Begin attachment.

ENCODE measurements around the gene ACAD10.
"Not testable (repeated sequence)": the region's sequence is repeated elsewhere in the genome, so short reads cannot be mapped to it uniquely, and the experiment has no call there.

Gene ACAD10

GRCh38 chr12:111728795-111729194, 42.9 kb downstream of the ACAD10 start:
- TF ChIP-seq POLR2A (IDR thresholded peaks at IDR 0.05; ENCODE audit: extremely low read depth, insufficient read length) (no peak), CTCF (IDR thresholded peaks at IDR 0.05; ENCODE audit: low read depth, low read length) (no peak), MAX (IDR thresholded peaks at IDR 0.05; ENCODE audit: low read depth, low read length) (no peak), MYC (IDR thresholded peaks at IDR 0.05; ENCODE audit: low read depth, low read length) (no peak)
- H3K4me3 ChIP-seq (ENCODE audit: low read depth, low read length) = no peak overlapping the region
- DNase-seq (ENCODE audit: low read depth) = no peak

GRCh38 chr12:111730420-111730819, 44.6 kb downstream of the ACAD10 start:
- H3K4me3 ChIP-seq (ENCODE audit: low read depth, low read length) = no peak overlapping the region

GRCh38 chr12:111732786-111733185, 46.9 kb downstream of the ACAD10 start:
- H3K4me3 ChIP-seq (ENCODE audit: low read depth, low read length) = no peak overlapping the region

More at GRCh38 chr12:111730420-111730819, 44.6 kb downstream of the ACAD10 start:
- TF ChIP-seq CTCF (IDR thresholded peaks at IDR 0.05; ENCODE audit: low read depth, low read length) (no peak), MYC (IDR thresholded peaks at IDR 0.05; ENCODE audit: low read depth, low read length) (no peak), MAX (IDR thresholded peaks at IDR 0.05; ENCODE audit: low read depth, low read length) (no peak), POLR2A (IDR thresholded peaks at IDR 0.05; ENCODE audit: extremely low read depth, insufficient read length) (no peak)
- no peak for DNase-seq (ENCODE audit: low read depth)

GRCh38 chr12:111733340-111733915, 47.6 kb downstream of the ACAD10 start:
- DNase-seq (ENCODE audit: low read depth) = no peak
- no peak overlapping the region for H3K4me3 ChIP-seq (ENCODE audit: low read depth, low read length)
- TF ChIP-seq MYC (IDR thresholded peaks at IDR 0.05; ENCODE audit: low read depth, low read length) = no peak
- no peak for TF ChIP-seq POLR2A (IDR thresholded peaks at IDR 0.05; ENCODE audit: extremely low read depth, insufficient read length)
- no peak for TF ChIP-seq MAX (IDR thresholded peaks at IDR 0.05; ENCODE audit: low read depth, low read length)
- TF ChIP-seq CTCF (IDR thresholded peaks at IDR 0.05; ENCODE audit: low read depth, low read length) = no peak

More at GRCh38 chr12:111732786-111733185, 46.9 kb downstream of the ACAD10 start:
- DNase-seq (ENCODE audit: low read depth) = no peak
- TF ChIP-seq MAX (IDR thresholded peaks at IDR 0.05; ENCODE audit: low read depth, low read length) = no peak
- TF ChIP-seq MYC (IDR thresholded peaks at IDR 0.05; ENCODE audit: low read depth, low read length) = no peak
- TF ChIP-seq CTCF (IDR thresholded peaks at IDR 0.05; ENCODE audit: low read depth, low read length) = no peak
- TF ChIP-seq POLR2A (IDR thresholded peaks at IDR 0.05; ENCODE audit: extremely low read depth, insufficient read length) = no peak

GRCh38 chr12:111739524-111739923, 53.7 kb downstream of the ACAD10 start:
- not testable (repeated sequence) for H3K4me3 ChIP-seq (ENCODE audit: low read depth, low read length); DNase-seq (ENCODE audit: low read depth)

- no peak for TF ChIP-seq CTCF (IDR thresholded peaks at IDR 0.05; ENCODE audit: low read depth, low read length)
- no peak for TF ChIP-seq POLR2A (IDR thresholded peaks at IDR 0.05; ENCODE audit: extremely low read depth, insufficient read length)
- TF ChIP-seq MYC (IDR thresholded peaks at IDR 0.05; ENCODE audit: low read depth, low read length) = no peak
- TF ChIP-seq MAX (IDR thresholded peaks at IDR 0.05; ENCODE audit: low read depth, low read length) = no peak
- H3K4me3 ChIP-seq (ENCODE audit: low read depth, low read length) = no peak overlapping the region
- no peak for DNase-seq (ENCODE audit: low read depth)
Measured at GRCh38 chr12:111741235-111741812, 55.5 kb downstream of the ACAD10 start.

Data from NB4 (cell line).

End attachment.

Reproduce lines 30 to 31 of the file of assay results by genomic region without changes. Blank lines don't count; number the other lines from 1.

- no peak for TF ChIP-seq CTCF (IDR thresholded peaks at IDR 0.05; ENCODE audit: low read depth, low read length)
- no peak for TF ChIP-seq POLR2A (IDR thresholded peaks at IDR 0.05; ENCODE audit: extremely low read depth, insufficient read length)